Why is wait() important?

Hello, everyone.

The question is simple. Why is wait() important? I see tutorials and people putting wait in every iteration of loops.



If your loop has a large amount of iterations (or maybe infinite) then you will cause lua to hang because too much is happening approximately at once.

Also it is suggested to use task.wait() over wait() now.


While Loops

One of the most common uses is in while loops.
Most people would use this format when making a while loop.

while true do
    wait(--[[number here]])
        Code Here

but an easy way to simplify that is by doing this.

while wait(--[[number here]]) do
        Code Here

More experienced programmers suggest while wait(--[[number here]]) do, because this shortens the development process. but you will see while true do in a lot of YouTube tutorials, and that format is mostly used to understand the script more for beginners, being one of the main reasons it is used in YouTube tutorials.

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but, doing so will make fast loops slower.
What is task.wait()?

gotcha. Thanks for the suggestion!

Making loops go too fast can crash your game if it lasts too long, if you only loop a certain amount of times like a for loop then its fine, but a while loop should have a task.wait().

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It’s essentially the same function as wait(), but should be used because wait() is being deprecated soon.

Keep in mind when doing it the second way that it will wait BEFORE running your code versus the first one that waits AFTER your code executes.

but what is task.wait()? What is its actual purpose compared to wait()?

yup yup that’s true. But shouldn’t be that long of a wait most cases

really? Well okay then. But they functional completely normally?

wait() is being deprecated in the terms that Roblox don’t want you to use it. But actually removing support for it will break way too many games on the platform, so it will keep existing & functioning. The problem is wait() throttles a lot & isn’t very accurate. task.wait() is essentially basing directly on the heartbeat which is ran each frame. So you should safely expect it to be done waiting on the exact frame it’s due, which wait() often doesn’t.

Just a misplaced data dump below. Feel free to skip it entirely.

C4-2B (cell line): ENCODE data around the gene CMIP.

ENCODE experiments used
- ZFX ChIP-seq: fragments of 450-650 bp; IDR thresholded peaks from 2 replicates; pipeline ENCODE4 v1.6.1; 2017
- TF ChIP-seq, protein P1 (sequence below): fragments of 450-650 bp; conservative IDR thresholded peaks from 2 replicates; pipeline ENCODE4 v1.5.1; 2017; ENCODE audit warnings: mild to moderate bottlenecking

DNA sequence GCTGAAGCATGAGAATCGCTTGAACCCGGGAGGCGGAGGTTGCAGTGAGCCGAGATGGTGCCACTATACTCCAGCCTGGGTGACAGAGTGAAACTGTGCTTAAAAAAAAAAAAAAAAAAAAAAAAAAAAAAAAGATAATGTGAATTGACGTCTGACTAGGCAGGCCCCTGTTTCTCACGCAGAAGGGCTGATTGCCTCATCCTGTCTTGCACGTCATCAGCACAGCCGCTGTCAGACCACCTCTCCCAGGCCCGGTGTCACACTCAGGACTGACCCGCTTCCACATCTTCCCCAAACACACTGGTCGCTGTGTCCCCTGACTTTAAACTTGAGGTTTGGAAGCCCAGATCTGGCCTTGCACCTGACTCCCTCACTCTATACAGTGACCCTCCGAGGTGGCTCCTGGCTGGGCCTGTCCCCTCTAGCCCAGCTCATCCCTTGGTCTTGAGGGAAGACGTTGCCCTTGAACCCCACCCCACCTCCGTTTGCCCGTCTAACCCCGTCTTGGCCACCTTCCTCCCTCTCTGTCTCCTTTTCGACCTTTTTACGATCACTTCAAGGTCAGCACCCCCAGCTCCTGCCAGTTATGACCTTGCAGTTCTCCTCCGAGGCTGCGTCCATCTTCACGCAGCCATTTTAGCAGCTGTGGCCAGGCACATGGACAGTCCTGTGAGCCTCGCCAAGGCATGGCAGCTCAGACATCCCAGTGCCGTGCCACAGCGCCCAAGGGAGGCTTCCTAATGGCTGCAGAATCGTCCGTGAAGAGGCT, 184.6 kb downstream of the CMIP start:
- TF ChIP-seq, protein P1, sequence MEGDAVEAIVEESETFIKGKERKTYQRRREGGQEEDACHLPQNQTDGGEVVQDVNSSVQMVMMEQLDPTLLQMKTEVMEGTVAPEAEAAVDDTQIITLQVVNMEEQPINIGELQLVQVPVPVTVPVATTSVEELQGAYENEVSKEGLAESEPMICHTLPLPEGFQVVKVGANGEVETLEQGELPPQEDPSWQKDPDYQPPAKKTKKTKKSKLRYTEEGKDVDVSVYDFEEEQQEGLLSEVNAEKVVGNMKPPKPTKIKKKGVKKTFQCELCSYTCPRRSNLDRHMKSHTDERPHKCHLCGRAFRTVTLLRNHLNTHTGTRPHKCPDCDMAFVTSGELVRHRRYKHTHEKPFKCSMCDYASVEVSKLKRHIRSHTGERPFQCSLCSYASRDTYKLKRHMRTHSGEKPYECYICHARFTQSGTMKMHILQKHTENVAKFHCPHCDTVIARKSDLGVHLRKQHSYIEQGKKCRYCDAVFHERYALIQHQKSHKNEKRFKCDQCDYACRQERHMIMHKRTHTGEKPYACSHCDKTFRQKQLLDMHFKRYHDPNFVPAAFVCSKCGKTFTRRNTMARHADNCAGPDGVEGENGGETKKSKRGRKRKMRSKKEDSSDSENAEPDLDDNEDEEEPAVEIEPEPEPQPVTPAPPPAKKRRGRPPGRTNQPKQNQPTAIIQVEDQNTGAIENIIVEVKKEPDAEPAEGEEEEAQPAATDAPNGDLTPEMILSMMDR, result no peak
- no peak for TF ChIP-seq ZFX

It’s just much more reliable.

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For this case no, but for longer waits (i.e., 1 second+)

task.wait() is what you want to use. It’s a lot more accurate than just using wait()

The main reason for task.wait (and its deprecated friend, wait) is to pause your up for a short period of time.

The time, with no argument defined is 1 resumption cycle (generally 1 frame since Roblox cycles are 60hz). It can, however be modified to wait as long as you want it to.

You should be using it in an infinite loop (such as while true do) to ensure your game doesn’t freeze. Roblox needs to know it can pass onto the next frame of operations knowing your code has completed, creating an infinite loop with no pauses basically means Roblox will never be able to proceed since it thinks your code is still running.

I can give you a more technical rundown but you’re a beginner so I dont really want to give you too many technical terms.

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There is one down-side about task.wait(), it continues the loop even though you either disabled or destroy the script.

Although wait() is not encouraged to be use, wait() corrects this flaw.

oooo okay got it! thank you for the explanation!

“creating an infinite loop with no pauses basically means Roblox will never be able to proceed since it thinks your code is still running.”
but, can’t we have if statement that checks and breaks accordingly?

“it continues the loop even though you either disabled or destroy the script.”
So basically it will continue the loop even though you can’t see changes, which takes up memory?

It should be

Yes. It takes up untracked memory.